Baltimore sheriff’s no-show comes amid calls to end “traumatizing” eviction practices
A day after Sheriff John Anderson fails to appear for a budget hearing, he attends a fundraiser for his re-election. Tenant advocates want the City Council to send a message by slashing his funds
Above: Major Jason Grusz and his wife with his boss, Baltimore Sheriff John Anderson (seated), at a fundraiser for Anderson at the Mt. Washington Tavern. (Facebook)
Every year as part of the Baltimore budget process, the head of each department troops over to City Hall and stands before the City Council to defend their budget.
But last week, when the sheriff’s office’s turn came, only a major and a captain were on hand to respond to questions from the Council, including tough ones about eviction procedures that tenants say are unnecessarily cruel and unconstitutional.
Eviction notices are not being left on peoples’ doors, but in some cases in mail rooms or other building entrances, tenant advocates have reported. Tenants calling the sheriff’s office to find out their eviction dates are being told to call elsewhere.
The upshot for tenants, they say, could be disastrous – not knowing the status of their case until it is too late to do anything about it.
“Where is the sheriff?” asked Councilman Mark Conway, who chaired the June 6 hearing.
“He couldn’t make it tonight,” Major Jason Gruzs replied, offering no further explanation.
Conway chided Gruzs (“It’s very, very uncommon for the agency head not to make it to these meetings”), but let the meeting continue, only to stop it after members found it difficult getting their questions answered.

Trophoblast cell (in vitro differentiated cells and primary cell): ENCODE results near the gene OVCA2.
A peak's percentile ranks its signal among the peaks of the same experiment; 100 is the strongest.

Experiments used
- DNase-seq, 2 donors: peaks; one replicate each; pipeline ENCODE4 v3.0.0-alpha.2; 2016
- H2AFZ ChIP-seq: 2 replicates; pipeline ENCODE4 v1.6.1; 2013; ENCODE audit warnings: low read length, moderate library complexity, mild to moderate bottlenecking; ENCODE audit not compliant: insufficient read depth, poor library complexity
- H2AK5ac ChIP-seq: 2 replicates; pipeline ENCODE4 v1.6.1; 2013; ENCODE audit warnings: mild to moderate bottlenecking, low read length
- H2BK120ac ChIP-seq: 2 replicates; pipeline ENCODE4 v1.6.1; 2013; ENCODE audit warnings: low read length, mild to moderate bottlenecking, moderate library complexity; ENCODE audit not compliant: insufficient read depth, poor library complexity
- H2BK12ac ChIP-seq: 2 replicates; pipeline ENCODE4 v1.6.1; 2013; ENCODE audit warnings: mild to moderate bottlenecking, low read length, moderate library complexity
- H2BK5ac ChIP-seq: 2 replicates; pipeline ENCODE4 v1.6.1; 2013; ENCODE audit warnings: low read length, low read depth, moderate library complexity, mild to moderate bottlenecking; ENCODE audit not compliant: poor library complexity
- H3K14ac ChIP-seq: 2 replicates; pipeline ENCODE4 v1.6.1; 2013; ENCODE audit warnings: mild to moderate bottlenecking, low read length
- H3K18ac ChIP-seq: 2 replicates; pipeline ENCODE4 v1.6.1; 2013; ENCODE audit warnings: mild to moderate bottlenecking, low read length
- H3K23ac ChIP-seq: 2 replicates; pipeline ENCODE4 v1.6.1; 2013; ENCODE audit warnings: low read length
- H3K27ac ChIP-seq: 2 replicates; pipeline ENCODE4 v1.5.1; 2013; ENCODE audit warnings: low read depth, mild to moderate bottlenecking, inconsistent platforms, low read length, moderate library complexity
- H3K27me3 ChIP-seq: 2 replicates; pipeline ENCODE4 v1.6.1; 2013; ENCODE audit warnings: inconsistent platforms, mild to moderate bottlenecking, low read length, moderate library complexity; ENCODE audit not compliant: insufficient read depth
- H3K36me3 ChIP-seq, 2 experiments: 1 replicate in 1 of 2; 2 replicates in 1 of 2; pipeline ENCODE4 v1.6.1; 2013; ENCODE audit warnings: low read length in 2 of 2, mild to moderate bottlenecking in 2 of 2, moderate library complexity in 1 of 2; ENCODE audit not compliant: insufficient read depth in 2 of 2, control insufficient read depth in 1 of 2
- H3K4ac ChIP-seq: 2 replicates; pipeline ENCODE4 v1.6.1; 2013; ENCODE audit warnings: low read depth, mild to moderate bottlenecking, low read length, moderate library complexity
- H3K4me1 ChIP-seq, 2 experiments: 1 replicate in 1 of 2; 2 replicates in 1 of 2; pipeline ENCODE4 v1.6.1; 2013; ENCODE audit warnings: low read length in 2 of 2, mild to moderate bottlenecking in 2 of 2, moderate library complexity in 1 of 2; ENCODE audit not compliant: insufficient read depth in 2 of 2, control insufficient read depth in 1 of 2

“I’m not sure we can really get into some of these conversations without the sheriff actually in attendance,” Conway said.
The very next night, Sheriff John W. Anderson did manage to attend a gathering out in the public eye – a fundraiser for his re-election campaign held at the Mt. Washington Tavern.
Grusz and his wife were there, attired in fancy evening wear, as was former Police Commissioner Ed Norris and longtime Anderson ally, ex-5th District Councilwoman Rochelle “Rikki” Spector.
Seeking his 9th term in office (Anderson was first appointed sheriff in 1989 by then-Gov. William Donald Schaefer), he was shown in since-deleted social media photos seated at the restaurant.
The 75-year-old received well wishes from supporters and a throng of his own employees.
Anderson told Fox45 yesterday that the reason he didn’t show up for the budget hearing was because he tested positive for Covid-19 and was quarantining.
Asked how was he able to attend the fundraiser the following day, Anderson said the quarantine period had passed.
The Brew reached out to Anderson to get his explanation for that no-show and for a second one this week. He has not responded.
At the end of the suspended June 6 hearing, Councilman Eric Costello declared that Anderson would be asked to appear on another day.
According to knowledgeable City Hall sources, that day was yesterday, June 14. But Anderson again did not appear.
The spotlight has recently turned on the veteran sheriff because he faces an active opponent in the July 19 Democratic primary, one of his former deputies, Sam Cogen.
While Council members this year expressed disapproval over Anderson’s failure to appear, he hasn’t testified at a City Council budget hearing for the last dozen years.
A source says that Bernard C. “Jack” Young, the former Council president and a political ally of Anderson, was responsible for letting him slide.
Yesterday, Cogen tweeted a montage of screenshots of himself appearing in Anderson’s place, presenting the sheriff’s budget to the Council in 2018, 2019, 2020 and 2021.